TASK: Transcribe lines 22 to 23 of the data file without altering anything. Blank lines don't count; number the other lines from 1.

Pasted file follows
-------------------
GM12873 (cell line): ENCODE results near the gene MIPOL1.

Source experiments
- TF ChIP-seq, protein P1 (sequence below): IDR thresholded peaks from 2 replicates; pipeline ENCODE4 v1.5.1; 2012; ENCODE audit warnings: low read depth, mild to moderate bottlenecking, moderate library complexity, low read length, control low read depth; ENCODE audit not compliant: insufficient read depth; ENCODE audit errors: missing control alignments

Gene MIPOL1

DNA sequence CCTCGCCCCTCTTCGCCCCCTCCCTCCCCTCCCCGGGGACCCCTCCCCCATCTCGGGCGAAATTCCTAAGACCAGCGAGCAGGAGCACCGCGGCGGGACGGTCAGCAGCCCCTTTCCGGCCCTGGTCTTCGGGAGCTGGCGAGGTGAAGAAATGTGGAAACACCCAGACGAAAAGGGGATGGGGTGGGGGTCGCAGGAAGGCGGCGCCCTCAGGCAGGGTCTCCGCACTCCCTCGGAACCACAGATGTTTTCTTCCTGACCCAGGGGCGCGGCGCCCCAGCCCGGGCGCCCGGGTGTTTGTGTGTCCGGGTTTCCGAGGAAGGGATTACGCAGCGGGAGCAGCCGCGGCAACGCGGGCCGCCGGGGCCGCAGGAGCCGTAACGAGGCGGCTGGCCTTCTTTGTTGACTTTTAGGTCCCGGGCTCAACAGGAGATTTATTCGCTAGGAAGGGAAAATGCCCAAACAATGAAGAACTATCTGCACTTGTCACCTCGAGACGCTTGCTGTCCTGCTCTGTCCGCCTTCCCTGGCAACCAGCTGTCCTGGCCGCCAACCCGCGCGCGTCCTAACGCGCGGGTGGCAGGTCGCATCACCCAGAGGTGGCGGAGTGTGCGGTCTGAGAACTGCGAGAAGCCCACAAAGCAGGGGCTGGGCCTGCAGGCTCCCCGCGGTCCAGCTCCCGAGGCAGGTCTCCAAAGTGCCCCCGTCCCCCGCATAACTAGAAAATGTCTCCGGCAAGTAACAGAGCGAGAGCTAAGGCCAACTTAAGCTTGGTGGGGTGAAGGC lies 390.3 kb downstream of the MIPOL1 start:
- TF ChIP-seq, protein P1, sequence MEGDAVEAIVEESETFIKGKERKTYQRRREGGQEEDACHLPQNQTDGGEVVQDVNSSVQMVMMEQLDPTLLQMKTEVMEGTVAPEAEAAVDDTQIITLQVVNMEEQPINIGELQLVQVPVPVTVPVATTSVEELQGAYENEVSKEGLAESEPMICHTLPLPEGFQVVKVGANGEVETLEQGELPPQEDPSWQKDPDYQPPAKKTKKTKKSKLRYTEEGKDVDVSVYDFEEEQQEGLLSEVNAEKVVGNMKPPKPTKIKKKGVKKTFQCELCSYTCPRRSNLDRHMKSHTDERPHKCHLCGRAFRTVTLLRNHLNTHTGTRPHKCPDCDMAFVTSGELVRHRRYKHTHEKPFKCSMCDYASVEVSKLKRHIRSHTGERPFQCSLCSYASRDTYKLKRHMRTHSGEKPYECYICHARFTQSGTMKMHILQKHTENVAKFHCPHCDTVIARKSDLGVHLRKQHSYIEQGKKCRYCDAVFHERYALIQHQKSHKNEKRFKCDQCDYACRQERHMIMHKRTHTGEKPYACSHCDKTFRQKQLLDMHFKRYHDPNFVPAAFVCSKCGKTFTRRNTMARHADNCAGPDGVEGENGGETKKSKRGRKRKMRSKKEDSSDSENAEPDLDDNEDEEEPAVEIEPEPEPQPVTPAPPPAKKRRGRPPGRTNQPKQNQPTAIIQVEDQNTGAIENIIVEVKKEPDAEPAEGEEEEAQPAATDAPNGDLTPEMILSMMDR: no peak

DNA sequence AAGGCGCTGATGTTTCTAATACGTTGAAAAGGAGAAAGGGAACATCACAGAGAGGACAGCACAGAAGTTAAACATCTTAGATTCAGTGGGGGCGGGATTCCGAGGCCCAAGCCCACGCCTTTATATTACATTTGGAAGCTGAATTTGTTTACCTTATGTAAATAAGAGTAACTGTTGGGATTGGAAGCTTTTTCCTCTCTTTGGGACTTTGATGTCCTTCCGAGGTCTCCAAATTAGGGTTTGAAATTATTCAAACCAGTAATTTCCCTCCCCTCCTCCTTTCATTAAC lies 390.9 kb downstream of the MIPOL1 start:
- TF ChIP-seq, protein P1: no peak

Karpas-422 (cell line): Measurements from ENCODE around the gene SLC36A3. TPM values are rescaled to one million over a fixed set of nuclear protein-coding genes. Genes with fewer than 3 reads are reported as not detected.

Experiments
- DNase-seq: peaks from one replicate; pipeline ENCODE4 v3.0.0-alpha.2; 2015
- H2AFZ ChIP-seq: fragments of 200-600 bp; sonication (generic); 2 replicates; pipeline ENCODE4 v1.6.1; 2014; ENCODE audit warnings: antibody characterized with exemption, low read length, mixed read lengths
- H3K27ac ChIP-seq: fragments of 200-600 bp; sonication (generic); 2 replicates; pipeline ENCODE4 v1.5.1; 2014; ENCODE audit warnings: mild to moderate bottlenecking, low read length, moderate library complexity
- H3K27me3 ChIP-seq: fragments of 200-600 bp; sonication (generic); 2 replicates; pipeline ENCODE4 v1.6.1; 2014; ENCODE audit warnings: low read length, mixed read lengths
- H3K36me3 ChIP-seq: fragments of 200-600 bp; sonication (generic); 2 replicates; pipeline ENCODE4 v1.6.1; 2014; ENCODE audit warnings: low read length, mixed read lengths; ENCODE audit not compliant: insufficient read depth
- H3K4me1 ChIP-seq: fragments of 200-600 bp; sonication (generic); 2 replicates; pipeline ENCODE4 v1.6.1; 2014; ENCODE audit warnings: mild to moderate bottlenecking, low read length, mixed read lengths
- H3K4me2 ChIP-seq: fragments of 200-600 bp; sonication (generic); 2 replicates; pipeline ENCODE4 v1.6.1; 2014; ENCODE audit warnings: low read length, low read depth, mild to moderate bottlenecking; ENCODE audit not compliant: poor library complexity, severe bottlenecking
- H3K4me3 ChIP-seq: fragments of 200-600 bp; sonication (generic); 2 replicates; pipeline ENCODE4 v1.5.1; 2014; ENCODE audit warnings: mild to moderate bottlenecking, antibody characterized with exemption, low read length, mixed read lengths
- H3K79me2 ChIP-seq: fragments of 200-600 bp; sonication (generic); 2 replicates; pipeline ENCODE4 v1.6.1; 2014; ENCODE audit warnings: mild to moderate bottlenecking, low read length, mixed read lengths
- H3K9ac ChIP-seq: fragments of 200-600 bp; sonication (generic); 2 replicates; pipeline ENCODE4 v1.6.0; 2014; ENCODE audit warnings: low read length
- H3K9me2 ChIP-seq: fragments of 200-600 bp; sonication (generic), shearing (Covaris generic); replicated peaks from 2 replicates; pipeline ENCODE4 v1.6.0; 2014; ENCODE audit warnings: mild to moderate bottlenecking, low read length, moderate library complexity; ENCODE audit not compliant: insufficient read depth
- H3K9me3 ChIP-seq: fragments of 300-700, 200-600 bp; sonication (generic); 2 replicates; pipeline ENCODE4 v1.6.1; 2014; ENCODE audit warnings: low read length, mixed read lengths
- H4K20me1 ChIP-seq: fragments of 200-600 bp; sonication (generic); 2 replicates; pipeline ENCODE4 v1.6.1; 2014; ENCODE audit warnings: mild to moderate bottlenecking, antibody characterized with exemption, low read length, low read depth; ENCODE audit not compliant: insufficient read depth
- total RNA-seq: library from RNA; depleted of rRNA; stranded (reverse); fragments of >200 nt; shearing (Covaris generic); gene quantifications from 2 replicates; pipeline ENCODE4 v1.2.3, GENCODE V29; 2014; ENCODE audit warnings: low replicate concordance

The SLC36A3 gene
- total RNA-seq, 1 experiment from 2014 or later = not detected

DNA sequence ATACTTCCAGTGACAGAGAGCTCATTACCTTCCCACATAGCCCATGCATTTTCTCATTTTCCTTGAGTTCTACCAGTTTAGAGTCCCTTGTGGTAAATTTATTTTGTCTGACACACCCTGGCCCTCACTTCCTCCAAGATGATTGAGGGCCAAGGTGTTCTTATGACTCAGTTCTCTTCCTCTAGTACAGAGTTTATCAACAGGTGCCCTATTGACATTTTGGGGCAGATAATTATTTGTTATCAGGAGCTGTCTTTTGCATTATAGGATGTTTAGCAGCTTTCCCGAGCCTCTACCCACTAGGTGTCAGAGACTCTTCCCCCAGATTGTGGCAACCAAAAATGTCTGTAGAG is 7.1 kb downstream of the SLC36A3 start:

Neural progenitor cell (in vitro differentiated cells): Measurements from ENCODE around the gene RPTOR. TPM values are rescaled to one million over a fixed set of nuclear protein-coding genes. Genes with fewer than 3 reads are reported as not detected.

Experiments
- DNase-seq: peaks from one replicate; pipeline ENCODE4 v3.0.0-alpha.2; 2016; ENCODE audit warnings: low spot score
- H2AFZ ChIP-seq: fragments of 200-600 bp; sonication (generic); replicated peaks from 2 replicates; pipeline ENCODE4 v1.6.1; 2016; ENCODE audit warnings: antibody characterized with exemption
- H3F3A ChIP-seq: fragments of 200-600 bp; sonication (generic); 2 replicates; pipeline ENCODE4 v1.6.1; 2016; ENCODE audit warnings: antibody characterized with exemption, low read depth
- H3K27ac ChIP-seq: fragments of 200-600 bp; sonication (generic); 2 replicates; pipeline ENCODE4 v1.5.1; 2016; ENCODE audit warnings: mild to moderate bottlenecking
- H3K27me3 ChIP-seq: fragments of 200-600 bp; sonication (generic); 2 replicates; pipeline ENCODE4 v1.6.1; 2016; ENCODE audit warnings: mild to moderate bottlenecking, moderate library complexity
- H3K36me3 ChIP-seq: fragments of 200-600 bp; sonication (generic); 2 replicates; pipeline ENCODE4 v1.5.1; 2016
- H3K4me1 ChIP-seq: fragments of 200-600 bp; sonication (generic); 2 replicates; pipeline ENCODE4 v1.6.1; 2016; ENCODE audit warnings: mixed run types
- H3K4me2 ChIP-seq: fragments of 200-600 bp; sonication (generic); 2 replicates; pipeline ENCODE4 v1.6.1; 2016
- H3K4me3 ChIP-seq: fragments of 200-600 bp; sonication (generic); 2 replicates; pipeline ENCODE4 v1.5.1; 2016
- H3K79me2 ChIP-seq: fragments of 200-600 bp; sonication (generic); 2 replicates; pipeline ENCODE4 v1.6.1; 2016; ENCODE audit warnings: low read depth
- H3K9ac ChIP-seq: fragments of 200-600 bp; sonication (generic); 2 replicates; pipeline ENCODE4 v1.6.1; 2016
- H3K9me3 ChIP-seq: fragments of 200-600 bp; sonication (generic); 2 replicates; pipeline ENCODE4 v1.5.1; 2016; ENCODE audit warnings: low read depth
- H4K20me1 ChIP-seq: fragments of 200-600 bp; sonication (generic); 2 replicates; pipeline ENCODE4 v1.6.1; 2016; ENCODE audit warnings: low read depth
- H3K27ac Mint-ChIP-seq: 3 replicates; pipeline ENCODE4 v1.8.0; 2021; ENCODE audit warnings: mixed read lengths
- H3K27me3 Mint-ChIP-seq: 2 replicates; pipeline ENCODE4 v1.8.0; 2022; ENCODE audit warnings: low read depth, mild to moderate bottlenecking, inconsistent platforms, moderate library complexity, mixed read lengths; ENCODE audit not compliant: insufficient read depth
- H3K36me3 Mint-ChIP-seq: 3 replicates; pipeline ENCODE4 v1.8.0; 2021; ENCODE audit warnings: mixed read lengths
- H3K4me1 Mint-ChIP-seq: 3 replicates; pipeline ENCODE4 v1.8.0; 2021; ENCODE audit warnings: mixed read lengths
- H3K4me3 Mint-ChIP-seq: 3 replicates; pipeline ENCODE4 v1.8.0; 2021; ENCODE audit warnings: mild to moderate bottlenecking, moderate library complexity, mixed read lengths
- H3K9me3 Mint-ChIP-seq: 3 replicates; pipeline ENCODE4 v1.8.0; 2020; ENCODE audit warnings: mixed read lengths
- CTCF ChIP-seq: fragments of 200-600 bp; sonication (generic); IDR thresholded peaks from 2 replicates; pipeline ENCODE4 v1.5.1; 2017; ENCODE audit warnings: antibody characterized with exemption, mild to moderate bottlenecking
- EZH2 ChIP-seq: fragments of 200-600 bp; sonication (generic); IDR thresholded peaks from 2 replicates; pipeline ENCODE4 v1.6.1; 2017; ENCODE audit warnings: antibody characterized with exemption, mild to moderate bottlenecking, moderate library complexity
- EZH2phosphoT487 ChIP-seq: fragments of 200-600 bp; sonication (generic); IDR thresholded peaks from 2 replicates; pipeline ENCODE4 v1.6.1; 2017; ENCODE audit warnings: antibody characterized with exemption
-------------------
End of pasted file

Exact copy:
- H3K9me3 ChIP-seq: fragments of 300-700, 200-600 bp; sonication (generic); 2 replicates; pipeline ENCODE4 v1.6.1; 2014; ENCODE audit warnings: low read length, mixed read lengths
- H4K20me1 ChIP-seq: fragments of 200-600 bp; sonication (generic); 2 replicates; pipeline ENCODE4 v1.6.1; 2014; ENCODE audit warnings: mild to moderate bottlenecking, antibody characterized with exemption, low read length, low read depth; ENCODE audit not compliant: insufficient read depth